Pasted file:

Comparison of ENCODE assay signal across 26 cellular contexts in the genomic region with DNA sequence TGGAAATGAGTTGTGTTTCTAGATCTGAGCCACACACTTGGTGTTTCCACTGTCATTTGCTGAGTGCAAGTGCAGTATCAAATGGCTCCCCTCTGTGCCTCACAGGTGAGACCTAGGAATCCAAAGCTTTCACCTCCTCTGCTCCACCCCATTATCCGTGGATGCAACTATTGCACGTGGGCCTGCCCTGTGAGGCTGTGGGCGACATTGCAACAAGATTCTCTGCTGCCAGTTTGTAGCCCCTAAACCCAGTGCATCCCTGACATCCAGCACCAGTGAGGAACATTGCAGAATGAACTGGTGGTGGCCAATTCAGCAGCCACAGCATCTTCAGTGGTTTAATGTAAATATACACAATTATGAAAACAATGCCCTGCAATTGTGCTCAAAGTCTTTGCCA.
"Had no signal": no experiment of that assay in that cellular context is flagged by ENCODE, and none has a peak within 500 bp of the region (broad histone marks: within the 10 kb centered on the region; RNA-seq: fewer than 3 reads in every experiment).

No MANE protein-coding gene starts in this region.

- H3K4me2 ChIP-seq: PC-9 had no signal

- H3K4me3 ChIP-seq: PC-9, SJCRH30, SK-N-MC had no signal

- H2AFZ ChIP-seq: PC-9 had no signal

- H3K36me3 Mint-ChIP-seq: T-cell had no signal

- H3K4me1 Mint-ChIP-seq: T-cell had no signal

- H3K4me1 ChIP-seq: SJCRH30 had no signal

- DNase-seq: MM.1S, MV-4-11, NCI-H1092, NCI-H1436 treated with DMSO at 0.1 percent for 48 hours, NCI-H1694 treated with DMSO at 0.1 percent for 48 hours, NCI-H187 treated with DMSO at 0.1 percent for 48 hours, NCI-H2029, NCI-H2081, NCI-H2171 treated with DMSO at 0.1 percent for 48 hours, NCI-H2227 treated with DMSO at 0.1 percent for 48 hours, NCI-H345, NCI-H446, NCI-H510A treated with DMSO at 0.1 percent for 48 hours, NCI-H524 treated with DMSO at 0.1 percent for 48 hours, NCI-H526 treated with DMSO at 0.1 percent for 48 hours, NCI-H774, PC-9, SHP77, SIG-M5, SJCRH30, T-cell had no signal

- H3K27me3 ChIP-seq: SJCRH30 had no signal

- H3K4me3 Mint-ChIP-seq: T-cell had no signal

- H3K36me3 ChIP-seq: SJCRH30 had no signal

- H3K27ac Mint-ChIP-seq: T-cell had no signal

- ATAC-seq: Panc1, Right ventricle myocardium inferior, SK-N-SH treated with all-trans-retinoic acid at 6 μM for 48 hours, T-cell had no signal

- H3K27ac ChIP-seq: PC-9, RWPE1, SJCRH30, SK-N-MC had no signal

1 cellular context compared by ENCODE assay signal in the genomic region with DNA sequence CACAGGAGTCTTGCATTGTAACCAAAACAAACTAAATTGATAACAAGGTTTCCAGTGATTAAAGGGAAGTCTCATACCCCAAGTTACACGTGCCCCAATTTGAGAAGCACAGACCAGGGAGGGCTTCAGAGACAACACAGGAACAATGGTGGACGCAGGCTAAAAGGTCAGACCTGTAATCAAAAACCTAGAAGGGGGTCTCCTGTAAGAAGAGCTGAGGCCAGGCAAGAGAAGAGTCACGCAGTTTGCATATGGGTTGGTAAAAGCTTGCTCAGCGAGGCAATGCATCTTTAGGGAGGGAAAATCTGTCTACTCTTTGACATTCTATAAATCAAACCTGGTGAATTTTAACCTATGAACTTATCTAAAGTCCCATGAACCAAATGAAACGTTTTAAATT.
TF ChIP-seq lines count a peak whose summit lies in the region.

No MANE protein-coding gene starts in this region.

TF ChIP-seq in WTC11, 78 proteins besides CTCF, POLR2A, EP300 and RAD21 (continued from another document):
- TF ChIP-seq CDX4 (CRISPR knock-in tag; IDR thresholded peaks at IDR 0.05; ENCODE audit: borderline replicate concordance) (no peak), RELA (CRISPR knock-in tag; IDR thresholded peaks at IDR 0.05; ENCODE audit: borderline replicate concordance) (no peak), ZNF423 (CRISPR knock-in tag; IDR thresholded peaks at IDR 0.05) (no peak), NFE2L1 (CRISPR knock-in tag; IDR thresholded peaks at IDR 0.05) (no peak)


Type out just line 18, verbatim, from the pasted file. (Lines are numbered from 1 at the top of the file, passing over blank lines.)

TF ChIP-seq lines count a peak whose summit lies in the region.